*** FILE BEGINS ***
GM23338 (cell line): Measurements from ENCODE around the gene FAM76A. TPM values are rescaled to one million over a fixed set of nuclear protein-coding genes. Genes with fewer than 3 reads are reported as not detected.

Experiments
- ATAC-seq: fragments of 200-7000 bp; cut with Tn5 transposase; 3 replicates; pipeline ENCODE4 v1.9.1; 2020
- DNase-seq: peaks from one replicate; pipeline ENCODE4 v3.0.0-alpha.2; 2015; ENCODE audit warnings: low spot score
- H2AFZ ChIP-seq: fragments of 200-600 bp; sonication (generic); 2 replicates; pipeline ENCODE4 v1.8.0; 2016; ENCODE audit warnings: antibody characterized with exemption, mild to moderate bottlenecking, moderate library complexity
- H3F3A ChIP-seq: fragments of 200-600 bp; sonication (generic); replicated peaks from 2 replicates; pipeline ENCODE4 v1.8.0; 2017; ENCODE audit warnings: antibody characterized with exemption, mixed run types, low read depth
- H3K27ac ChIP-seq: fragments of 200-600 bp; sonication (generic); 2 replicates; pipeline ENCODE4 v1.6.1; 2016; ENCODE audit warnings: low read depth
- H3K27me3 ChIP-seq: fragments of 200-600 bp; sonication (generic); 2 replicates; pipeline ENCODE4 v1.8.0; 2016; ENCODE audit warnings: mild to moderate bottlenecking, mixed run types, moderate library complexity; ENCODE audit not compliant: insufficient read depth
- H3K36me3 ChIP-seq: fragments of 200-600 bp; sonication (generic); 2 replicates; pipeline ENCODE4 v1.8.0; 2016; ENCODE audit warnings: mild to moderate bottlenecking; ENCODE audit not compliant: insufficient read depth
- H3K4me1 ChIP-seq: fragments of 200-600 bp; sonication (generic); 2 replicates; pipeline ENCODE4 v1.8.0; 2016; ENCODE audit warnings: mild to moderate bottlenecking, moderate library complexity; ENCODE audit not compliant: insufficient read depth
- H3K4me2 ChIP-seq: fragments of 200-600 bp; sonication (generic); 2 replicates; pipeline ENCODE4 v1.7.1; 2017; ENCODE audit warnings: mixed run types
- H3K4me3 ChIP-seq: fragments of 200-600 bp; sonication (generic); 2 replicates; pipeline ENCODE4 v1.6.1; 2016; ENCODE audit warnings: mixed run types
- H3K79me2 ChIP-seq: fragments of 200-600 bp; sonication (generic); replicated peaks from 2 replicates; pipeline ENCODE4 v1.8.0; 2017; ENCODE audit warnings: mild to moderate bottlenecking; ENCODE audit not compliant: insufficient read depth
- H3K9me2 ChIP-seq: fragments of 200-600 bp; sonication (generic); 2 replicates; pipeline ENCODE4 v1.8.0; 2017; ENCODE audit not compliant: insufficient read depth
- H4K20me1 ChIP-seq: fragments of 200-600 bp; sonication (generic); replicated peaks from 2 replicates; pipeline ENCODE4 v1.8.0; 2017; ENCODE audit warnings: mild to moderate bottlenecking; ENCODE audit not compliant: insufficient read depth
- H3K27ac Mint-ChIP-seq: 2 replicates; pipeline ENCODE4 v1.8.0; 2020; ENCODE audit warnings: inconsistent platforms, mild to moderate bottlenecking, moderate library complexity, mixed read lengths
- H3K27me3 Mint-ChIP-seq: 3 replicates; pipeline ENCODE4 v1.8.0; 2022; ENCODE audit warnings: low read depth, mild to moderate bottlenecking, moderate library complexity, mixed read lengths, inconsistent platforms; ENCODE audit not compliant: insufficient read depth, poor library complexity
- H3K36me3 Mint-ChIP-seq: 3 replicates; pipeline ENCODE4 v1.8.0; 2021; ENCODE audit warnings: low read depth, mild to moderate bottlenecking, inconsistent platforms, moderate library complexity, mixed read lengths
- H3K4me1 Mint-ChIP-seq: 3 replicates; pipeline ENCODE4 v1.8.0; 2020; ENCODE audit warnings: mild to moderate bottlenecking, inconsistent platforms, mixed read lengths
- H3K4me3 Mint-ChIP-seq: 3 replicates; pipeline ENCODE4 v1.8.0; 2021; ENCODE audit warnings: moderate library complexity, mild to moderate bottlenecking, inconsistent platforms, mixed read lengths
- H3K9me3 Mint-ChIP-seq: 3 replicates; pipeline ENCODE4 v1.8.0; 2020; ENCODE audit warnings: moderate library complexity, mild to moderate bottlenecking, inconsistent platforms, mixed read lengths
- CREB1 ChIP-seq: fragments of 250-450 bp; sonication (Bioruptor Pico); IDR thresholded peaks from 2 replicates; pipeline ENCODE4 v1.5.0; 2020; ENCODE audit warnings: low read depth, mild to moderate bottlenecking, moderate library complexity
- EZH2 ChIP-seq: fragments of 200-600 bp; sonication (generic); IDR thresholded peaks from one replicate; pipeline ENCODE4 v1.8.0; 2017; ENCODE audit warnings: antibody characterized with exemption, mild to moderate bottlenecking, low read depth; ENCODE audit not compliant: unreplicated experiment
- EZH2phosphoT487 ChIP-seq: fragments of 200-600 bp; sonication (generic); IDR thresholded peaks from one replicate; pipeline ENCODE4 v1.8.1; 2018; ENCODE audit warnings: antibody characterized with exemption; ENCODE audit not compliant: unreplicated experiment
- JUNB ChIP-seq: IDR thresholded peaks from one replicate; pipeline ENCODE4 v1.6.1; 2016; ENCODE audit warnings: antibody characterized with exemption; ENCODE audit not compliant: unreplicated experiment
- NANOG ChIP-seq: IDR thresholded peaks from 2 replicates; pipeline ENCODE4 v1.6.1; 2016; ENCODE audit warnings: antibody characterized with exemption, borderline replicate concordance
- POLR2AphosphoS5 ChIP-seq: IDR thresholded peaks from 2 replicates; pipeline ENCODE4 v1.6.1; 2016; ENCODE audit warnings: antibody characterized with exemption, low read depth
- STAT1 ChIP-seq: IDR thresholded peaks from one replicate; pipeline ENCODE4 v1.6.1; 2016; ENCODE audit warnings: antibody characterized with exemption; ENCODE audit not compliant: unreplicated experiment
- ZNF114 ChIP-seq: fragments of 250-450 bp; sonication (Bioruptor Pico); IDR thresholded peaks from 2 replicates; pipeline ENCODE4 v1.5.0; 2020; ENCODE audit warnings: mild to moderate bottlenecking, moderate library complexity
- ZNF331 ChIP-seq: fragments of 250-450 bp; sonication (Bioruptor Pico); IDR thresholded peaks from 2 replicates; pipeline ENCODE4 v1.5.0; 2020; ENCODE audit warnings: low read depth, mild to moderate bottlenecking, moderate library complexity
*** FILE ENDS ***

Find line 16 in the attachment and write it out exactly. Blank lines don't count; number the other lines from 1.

- H3K27ac Mint-ChIP-seq: 2 replicates; pipeline ENCODE4 v1.8.0; 2020; ENCODE audit warnings: inconsistent platforms, mild to moderate bottlenecking, moderate library complexity, mixed read lengths